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Fin cross section in OpenRocket and in RockSim

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MetricRocketeer

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Hi everyone,

It occurs to me that, in both OR and RS, when you change the cross section of fins, the appearance of the fins doesn't really change. But the appearance should change, right?

Thank you.

Stanley
 

K'Tesh

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Hi everyone,

It occurs to me that, in both OR and RS, when you change the cross section of fins, the appearance of the fins doesn't really change. But the appearance should change, right?

Thank you.

Stanley
OR was created, and maintained by unpaid volunteers. They can't be expected to do everything we want. However, you *CAN* give an appearance of multiple surface plains by using "Air Fins" and changing the reflectivity of them. Such as I have done here.

1613696592155.png
 
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MetricRocketeer

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OR was created, and maintained by unpaid volunteers. They can't be expected to do everything we
want. However, you *CAN* give an appearance of multiple surface plains by using "Air Fins" and changing the reflectivity of them. Such as I have done here.
Hi K'Tesh,

First, I meant no criticism of those who created and maintain OR. On the contrary, I acknowledge that they do amazing and wonderful work. I just wanted to make sure that I wasn't missing something.

Second, I don't understand what an air fin is. So what kind of cross section are you showing, please -- a square, rounded, or airfoil cross section?

Thank you.

Stanley
 

K'Tesh

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You're not missing anything there. Theoretically it's possible to model wedge types of fins (often used in scale or military rockets), or those that use plastic fin cans (such as seen in the Guild Heighliner image I posted above), but its really tricky, and I've opted not to do it, and settled for "faking it".

"Air Fins" are the PBTs of fins. They're added to allow someone to recreate the look of the rocket accurately, but are intended to be removed for flight simulations. Lately, I'll use a fin with no decals, or with a common shape to both sides decal that has the right profile (square, rounded, or airfoil), and material, as well as surface (usually smooth paint, or polished) that will be attached to the body tube, or a PBT if necessary due to being attached to a transition. Then I'll create duplicate fin shapes (made of "air", profile airfoil, and with a polished finish) for the decals, these will be offset slightly to prevent the decal image from bleeding through the other side. This way fins, such as those of the Der Red Max, can be shown with accurate decaling. These air fins are attached to a PBT which needs to be deleted for accurate flight characteristics.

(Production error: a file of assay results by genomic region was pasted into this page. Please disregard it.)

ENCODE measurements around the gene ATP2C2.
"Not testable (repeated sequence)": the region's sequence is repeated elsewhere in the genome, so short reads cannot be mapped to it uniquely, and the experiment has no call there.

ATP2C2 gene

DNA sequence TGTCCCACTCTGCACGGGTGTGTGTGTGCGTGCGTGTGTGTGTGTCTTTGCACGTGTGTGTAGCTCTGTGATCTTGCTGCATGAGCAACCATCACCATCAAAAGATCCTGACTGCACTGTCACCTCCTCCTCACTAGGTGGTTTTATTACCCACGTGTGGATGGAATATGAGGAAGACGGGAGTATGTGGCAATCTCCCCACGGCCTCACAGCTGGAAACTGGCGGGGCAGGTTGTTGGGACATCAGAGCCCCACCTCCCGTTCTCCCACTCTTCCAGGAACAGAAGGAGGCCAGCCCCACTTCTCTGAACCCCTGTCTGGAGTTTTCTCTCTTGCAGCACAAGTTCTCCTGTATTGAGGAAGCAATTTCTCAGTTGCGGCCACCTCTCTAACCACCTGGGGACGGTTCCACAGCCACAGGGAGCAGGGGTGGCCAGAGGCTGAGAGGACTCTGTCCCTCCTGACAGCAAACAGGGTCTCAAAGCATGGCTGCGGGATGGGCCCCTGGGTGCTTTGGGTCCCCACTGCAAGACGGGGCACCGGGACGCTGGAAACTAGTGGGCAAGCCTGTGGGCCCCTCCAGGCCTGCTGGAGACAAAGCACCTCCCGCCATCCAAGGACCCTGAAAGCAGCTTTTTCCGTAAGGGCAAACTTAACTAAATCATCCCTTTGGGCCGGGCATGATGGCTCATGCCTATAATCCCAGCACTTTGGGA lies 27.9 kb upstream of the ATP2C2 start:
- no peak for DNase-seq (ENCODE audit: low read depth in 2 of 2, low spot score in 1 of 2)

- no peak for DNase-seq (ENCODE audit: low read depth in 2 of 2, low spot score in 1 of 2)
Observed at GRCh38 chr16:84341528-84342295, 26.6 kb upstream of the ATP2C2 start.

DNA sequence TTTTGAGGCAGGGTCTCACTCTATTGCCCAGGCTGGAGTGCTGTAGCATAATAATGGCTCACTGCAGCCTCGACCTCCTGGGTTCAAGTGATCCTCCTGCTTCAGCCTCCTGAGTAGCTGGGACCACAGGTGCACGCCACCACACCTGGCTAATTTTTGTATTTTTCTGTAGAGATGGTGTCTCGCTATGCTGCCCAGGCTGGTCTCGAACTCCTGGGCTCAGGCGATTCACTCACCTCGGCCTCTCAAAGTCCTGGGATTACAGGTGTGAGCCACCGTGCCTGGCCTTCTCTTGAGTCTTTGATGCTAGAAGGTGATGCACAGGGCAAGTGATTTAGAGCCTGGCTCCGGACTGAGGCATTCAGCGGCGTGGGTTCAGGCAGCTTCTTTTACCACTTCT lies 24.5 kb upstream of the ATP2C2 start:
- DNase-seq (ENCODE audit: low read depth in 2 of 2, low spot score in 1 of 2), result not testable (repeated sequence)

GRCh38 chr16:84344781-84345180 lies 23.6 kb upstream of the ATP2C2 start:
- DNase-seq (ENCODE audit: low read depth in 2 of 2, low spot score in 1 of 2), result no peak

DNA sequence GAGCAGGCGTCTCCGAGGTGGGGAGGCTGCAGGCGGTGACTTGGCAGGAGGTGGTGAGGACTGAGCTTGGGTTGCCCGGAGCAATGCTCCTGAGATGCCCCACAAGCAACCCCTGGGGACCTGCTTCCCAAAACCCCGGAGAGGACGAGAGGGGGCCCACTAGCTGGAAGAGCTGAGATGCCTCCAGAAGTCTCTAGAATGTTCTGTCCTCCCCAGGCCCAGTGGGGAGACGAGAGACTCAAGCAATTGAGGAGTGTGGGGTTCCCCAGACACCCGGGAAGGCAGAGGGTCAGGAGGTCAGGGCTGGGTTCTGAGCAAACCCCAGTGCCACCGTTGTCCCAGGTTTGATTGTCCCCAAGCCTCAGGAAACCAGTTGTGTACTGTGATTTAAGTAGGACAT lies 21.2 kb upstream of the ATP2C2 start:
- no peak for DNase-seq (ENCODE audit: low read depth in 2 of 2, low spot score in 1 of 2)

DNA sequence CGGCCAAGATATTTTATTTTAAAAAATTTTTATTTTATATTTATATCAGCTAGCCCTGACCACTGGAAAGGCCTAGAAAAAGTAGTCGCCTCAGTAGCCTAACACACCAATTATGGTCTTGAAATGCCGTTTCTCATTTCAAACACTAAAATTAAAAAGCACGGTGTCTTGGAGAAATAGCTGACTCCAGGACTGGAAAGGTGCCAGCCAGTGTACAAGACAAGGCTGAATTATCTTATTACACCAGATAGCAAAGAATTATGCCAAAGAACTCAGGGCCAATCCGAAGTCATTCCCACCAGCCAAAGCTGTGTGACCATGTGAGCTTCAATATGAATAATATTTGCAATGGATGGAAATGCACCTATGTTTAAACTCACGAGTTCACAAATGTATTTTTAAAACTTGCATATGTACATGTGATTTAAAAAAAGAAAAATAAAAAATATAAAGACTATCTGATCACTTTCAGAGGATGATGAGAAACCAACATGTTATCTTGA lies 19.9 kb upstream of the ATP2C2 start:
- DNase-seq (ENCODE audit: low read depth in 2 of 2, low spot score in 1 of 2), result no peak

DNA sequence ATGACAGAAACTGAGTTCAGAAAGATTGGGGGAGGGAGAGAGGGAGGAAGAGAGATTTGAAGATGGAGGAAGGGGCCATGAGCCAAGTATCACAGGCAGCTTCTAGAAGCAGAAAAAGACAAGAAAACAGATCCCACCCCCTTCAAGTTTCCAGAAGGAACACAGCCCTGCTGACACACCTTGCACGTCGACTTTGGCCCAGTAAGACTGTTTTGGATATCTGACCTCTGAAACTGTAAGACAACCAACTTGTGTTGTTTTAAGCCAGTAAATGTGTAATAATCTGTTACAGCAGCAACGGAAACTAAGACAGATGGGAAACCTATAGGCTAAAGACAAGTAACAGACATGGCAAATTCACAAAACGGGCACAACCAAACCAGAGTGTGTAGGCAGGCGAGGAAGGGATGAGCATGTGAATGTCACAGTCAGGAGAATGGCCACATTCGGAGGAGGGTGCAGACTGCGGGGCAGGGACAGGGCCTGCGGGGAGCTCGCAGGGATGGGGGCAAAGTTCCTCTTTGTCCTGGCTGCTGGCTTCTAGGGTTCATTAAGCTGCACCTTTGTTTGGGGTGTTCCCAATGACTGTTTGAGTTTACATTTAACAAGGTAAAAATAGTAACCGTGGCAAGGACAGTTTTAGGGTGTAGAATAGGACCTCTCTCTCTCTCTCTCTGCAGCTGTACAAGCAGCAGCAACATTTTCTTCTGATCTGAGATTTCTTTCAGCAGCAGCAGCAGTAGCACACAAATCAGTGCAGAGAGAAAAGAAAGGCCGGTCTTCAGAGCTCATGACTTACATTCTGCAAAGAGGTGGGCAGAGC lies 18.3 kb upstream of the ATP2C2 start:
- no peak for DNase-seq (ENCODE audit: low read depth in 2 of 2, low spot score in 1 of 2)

1613699158217.png



What *I* wish for would be a way of turning on or off consideration for flight calculations. If an item is turned off (such as an air fin), it could be there, at any size, shape, thickness, material, weight, surface, or cross section, and wouldn't factored into the math. Basically, it's there for appearance only. Likewise, if an item is turned on (such as an internal tube that has been externalized for some reason (launch lugs on standoffs, etc.)), it is added into the calculations.
 

MetricRocketeer

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Hi K'Tesh,

OK. That explains a lot. Thank you.

Incidentally -- this is off-topic from my original thread -- I am noticing in your design the warning about "discontinuity in rocket body diameter." Does that concern you? When I was designing my first rocket, I chose a body tube from the database, which showed an exactly correct diameter for the adjoining nosecone, but I still got such a warning.

Stanley
 

K'Tesh

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Hi K'Tesh,

OK. That explains a lot. Thank you.

Incidentally -- this is off-topic from my original thread -- I am noticing in your design the warning about "discontinuity in rocket body diameter." Does that concern you? When I was designing my first rocket, I chose a body tube from the database, which showed an exactly correct diameter for the adjoining nosecone, but I still got such a warning.
Not a problem.

The discontinuity in rocket body diameter error is something that I just ignore. It's there because of how I simulate the engine hook. It's annoying, but not a big deal.
 

neil_w

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It occurs to me that, in both OR and RS, when you change the cross section of fins, the appearance of the fins doesn't really change. But the appearance should change, right?
There are actually a few things that aren't really represented in the rendering, and you've hit on one of them. I would like to see rounded edges rendered, but it's not that easy to do, and it's not really important, so I wouldn't expect to see this any time... ever. :)

Incidentally -- this is off-topic from my original thread -- I am noticing in your design the warning about "discontinuity in rocket body diameter." Does that concern you? When I was designing my first rocket, I chose a body tube from the database, which showed an exactly correct diameter for the adjoining nosecone, but I still got such a warning.
There are some maddening discontinuity warnings that no one ever seems to know the reason for. If you get one and you can't figure it out, please post the ORK file here and I would like to take a look at it.